We learned a couple of things on Friday night.
1) The Sixers might be better than was suspected by even those of us who knew they were a legitimate threat in the Eastern Conference.
2) The most deluded among us are those who think the favorite in the Eastern Conference is anybody other than LeBron James.
Actually, there were a lot more than two things that we learned, but the biggest takeaway from the Sixers' 48-minute thrill ride against the Cavaliers is that if it had been a 49-minute thrill ride they would not have won. That's no knock on them, and everybody seemed to understand it as they let their pulses settle back to their normal resting rates after a 132-130 win that nearly ended a tenth of a second too late. Though Brett Brown acknowledged afterwards that, "I'm never feeling that great about giving up a 30-point lead," he also knew that the rally his team endured was the kind of thing that, for the last 15 seasons, most coaches in the NBA have been powerless to stop.
Before the game, Brown foreshadowed the events that were about to unfold when he unequivocally declared James to be the greatest player in the history of the sport of basketball. While that's always a statement that will induce cringes those of us who spent our formative years with Michael Jordan posters hanging on our walls, it's an argument that can feel impossible to counter after displays such as the one The King put on in the second half against the Sixers. Aside from maybe Shaquille O'Neal with the ball deep in the post in his prime, the last generation has not seen a player come close to the raw physical dominance that James unleashes on opponents, and he does it on the drive. The reality is, there is no way to stop the man. At times, it looked like Marco Belinelli understood this and did not even try: you could almost see James' tail wagging every time the overmatched swingman picked him up on the perimeter off a screen. That's not necessarily a knock on Belinelli: that's just how James can make you look.
How big of a lead is safe against a team led by LeBron? On Friday, the answer was 30, but did anyone come out of it thinking it wouldn't have needed to be higher if this was playoff time? The night before, the Wizards were up 16 with six minutes remaining and ended up losing by four. A few weeks earlier, the Raptors were up 15 midway through the third quarter and ended up losing by three.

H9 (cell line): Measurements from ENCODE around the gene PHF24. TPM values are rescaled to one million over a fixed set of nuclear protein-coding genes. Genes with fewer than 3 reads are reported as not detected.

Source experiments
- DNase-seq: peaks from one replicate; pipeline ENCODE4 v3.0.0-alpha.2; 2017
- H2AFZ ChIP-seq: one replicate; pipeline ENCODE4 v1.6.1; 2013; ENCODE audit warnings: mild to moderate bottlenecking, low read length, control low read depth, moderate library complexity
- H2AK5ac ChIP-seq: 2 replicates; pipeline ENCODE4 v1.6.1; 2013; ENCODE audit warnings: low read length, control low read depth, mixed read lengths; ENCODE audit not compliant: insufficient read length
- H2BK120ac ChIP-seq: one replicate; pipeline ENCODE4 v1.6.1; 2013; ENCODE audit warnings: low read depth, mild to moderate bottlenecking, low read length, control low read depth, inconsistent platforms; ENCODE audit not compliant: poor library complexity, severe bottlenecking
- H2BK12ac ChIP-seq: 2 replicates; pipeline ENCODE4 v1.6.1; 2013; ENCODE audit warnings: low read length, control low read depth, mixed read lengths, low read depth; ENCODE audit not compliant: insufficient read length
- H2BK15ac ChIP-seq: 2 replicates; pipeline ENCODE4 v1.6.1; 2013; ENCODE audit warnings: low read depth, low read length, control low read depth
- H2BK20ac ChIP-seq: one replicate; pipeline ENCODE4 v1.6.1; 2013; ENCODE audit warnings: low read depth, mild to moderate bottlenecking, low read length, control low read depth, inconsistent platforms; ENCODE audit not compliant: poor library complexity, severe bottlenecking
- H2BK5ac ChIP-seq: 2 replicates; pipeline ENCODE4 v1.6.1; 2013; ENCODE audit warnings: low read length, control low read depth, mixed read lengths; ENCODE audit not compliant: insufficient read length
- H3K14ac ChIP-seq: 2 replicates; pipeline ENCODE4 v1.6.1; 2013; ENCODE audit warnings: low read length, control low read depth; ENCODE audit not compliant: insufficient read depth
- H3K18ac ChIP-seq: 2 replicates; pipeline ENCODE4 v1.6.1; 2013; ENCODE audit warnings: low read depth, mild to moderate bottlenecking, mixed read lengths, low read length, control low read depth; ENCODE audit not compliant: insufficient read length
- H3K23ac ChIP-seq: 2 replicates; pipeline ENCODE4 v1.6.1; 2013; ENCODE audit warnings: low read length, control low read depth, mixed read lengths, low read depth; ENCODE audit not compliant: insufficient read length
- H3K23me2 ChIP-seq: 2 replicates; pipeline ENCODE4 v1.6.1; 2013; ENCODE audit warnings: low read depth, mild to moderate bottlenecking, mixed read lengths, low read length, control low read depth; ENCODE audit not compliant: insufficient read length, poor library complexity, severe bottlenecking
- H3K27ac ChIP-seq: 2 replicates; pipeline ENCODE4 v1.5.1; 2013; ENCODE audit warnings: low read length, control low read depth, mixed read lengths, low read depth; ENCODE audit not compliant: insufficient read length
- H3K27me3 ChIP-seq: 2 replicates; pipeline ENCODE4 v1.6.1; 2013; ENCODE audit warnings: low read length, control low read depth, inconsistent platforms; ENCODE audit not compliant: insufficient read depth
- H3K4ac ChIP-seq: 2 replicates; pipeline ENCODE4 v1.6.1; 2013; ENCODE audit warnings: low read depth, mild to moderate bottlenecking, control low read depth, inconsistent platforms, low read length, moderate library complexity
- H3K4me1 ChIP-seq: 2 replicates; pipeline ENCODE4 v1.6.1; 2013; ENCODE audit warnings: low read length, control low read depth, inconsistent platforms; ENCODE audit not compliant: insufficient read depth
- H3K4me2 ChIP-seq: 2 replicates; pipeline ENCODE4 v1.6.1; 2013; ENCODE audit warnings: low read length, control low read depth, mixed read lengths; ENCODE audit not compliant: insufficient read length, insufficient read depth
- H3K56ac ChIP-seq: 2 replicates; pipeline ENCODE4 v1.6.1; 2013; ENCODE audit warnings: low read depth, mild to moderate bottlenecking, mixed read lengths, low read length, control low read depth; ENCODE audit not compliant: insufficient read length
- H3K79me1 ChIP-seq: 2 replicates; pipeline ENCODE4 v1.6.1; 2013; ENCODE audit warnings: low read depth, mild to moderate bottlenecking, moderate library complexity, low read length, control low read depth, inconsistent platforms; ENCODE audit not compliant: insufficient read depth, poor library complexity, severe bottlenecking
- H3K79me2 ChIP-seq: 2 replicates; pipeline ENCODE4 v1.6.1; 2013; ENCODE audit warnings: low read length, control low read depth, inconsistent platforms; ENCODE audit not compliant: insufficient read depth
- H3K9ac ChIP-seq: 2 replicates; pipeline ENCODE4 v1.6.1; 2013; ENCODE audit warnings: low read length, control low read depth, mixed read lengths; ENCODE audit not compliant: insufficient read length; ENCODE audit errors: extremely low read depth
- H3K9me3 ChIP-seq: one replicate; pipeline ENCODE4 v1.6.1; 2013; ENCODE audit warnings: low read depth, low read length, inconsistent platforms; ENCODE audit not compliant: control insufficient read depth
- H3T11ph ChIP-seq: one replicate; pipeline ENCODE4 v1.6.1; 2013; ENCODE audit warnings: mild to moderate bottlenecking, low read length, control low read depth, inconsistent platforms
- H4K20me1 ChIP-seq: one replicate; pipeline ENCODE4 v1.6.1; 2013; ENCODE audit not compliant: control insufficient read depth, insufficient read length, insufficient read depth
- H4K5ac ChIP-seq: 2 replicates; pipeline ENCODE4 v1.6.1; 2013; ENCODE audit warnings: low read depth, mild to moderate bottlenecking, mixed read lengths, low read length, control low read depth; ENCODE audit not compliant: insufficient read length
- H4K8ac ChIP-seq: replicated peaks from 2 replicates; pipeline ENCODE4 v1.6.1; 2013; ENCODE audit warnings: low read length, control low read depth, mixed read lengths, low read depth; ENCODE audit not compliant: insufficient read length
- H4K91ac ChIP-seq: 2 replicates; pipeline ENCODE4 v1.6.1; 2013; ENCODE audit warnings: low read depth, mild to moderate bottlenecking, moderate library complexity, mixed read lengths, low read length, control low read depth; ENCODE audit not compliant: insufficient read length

At halftime against the Sixers, James had nine points on 4-of-12 shooting and was a -13. He finished with 44 points on 17-of-29 shooting and a +7.
"He is amazing," Brown said. "In my opinion, he is the best player to have ever played our sport. And he just keeps getting better."
The good news is, by beating LeBron, the Sixers took a huge step toward ensuring that they would not have to face him in the postseason until the conference finals. The Sixers need to win just one of their remaining three games (vs. Dallas, at Atlanta, vs. Milwaukee) to guarantee themselves either the No. 3 or the No. 4 seed. All the Cavs need to do is win one of their final two games, which are both against the Knicks. Assuming both of those things happen, the Sixers and Cavs would be set up to face either the Raptors or Celtics in the second round (assuming those two teams advance out of the first round, where they will hold the conference's top two seeds).
The Sixers haven't exactly dominated against either one of those teams. But it's more palpable a matchup than tangling with LeBron.
That's not to say that they should be scared. A win is a win, and the win the Sixers registered against the Cavs on Friday was remarkable on a number of different levels. Not only were they missing the one guy on the roster in Joel Embiid who can protect the rim against the LeBron, but starting four-man Dario Saric played just 25 minutes and shot 1-of-9 from the field in his return from an elbow infection.
More than anything, though, Friday's victory strengthened the case that the Sixers will be able to make it through the first round without Embiid if that's what it comes to. The Sixers have been tight-lipped on Embiid's progress other than to guess at a two-to-four week recovery. But the the return-to-action timelines of previous NBA players who have undergone surgery for orbital fractures would put Embiid in danger of missing all but the last two or three games of a first-round series. That's further incentive for the Sixers to win out and avoid a first-round match-up with the Pacers, who have given them fits this year and who feature versatile big man Myles Turner. Even then, though, the Bucks and Giannis Antetokounmpo loom as another potential first-round opponent.
While the best case scenario is probably the Heat, anything is better than LeBron.
"I mean, if we have to deal with him, we have to deal with him," Robert. Covington said as he sat at his locker after the win. "If that's the one we've gotta face to get through, then we gotta make the adjustment on 'em."